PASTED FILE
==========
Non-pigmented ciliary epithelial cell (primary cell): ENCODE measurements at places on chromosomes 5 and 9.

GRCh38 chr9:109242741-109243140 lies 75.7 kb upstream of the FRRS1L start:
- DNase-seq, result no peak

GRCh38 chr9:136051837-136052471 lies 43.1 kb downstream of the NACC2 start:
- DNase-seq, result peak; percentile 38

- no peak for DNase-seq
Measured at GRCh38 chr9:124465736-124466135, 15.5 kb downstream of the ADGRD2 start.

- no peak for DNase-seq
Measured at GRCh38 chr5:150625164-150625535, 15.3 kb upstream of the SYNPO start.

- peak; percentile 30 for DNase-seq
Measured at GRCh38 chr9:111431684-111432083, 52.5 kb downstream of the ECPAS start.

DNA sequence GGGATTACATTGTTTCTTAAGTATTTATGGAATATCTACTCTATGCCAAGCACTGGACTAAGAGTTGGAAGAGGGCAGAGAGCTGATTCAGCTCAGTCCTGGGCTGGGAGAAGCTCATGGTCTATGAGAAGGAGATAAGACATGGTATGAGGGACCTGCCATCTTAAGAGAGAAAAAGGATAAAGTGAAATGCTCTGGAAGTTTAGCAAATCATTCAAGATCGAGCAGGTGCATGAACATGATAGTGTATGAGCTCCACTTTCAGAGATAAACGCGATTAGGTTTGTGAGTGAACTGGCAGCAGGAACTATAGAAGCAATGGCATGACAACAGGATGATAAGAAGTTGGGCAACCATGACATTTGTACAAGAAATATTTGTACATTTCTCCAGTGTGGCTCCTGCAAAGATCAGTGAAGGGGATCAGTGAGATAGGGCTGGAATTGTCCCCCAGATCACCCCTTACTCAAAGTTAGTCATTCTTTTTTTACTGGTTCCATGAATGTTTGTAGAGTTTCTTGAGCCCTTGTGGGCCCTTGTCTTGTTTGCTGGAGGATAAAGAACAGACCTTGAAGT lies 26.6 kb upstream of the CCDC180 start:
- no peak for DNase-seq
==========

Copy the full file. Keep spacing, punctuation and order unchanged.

Non-pigmented ciliary epithelial cell (primary cell): ENCODE measurements at places on chromosomes 5 and 9.

GRCh38 chr9:109242741-109243140 lies 75.7 kb upstream of the FRRS1L start:
- DNase-seq, result no peak

GRCh38 chr9:136051837-136052471 lies 43.1 kb downstream of the NACC2 start:
- DNase-seq, result peak; percentile 38

- no peak for DNase-seq
Measured at GRCh38 chr9:124465736-124466135, 15.5 kb downstream of the ADGRD2 start.

- no peak for DNase-seq
Measured at GRCh38 chr5:150625164-150625535, 15.3 kb upstream of the SYNPO start.

- peak; percentile 30 for DNase-seq
Measured at GRCh38 chr9:111431684-111432083, 52.5 kb downstream of the ECPAS start.

DNA sequence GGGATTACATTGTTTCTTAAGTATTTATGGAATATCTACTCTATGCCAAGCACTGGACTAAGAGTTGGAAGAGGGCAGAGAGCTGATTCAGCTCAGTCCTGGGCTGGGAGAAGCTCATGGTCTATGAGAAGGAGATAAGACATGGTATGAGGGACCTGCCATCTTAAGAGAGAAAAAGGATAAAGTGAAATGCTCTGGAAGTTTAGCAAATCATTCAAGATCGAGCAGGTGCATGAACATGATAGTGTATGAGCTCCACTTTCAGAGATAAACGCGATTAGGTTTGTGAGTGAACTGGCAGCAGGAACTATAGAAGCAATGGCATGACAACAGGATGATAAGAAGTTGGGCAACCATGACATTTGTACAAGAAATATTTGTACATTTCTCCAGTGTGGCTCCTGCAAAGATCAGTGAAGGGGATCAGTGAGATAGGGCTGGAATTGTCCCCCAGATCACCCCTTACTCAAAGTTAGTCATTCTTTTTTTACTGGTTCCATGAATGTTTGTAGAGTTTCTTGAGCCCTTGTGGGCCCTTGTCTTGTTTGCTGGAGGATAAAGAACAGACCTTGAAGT lies 26.6 kb upstream of the CCDC180 start:
- no peak for DNase-seq